Celestial Lands The Religious Crossroads of Politics, Power, and Theology

Becoming Better Christians

Rev. Cynthia Cain, in her blog Isten Aldjon, Y’all, has posted the story of evangelical Methodist Revival at the school where the students were fromcollege students coming to the worship services of her UU congregation in Kentucky and accosting members and visitors about why they were attending a UU church. Sadly, I am not surprised by the story. I’m actually surprised we don’t see this kind of thing more often.

When I was at the Army Chaplain school this summer, I ran into a major division among my religiously conservative brethren (most of our women colleagues were fairly liberal). That difference was how confident and comfortable they were in their own beliefs and doctrines.

You see, I had three months at a school with over 120 conservative ministers, pastors, and preachers… all of us becoming military chaplains. There were perhaps 20 religious liberals in our class… and the two Unitarian Universalists were defacto ” standard bearers” not only for the liberals at the school, but for liberalism in general. I knew that I was, for many of my colleagues, absolutely the most liberal person they had ever met. It led to some amazing conversations, especially when it became known that I had grown up Southern Baptist, and had left religious and political conservatism behind.

Actually, George Tyger (the other UU) and I played a game of “Good Liberal, Bad Liberal”. I would rile them up, and then George would calm them down. In Unitarian Universalism, I am often perceived as a bit more moderate or centrist than many of my fellow UU’s… so it was amazingly fun to be the flaming, dyed in the wool, NPR listening, Equal rights protesting, pro-choice liberal at the Army Chaplain school. Amazingly fun.

Half of my class at the Chaplain SchoolComing to debate theology and culture with me was like the moth to the flame for some of my conservative brethren. They would come to me (not the other way around) and begin a conversation something like “So, do you really think you are worshiping Jehovah?” or “How can you possibly believe that evolution is true?” or “In worship this morning, you read from that Thomas Gospel… don’t you know that’s from Satan?”.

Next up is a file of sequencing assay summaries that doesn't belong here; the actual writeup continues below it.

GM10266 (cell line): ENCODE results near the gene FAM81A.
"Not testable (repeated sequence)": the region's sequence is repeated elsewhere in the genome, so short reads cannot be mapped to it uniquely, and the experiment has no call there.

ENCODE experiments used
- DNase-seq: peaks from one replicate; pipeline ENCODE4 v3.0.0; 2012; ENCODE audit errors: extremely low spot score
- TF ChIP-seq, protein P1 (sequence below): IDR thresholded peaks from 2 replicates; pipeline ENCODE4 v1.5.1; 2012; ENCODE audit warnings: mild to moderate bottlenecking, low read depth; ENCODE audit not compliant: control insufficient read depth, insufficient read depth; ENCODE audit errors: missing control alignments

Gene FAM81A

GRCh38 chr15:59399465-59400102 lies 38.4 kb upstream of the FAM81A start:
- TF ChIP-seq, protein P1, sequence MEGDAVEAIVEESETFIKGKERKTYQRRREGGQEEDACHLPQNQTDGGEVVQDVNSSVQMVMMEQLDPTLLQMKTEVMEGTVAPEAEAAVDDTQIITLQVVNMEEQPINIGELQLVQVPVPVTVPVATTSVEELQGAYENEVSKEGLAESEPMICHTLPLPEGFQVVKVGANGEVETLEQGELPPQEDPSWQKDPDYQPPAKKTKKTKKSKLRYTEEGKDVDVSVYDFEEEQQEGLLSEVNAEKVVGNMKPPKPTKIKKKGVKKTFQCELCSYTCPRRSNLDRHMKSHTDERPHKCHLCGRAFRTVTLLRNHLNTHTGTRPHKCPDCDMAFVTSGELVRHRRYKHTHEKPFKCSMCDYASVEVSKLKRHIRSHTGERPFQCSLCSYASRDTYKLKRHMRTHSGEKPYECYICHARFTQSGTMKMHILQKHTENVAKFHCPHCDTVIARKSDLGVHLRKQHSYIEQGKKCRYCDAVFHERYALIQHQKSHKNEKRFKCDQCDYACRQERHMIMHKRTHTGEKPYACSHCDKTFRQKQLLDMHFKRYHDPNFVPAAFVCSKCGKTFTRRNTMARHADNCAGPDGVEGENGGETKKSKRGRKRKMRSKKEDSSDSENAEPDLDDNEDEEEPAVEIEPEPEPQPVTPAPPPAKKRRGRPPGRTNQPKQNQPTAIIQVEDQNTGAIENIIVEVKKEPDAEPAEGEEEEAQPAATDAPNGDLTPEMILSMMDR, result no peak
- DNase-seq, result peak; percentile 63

The conversation would then ensue, and one of two things would happen. Either they would be respectful or they would not. If they were respectful, we would have a wonderful discussion about not only my faith, but about theirs. Those who were able to go this route I would be happy to call my friends, because they were without an exception wonderful, faith filled religious people and excellent ministers of their Gospel. Several of these Evangelical, Baptist, Full-Gospel and Pentecostal ministers I hope will be my friends for decades to come.

For those who were unable to be respectful, the conversation would quickly devolve. They would begin to try and convert me, and when that failed they would begin to insult me and my faith. “Who is your God, Mammon?!?”, “I can’t believe the Army is willing to make you a Chaplain so you can lead people to hell.” And, my favorite “Well, all of that education you are getting is just because you don’t really know Jesus. If you knew him, you would know you didn’t need all that.”

Even these conversations were wonderful for me in an odd way, because they forced me to go deeper into my own theology, and to quit talking about my faith through Kant, Adams, and Schleiermacher… and begin to learn how to share UU ideals and values through the stories and parables of the Bible.

Over three months of these conversations, I began to understand the difference between those who were respectfully engaged in conversations with me about our respective faiths, and those who sought to convert, and then attack me and my faith. At first, I thought the difference was educational… many of those who were respectful and engaged had Masters of Divinity degrees from established and accredited conservative theological schools like Garrett or Southern. Many of those who were not so respectful had degrees from local Bible colleges or from places like Liberty (the school founded by Jerry Falwell).

Over time, however, I saw that educational difference as a symptom of the real difference between those who were respectfully engaged and those who were not… and it was how comfortable and confident they were in their own faith. I found that those who were able to engage with me were comfortable in their faith, the doubts they had were held lightly, they were able to admit they might not have a full understanding of the gospel, and they were confident of that gospel and of its place in their lives.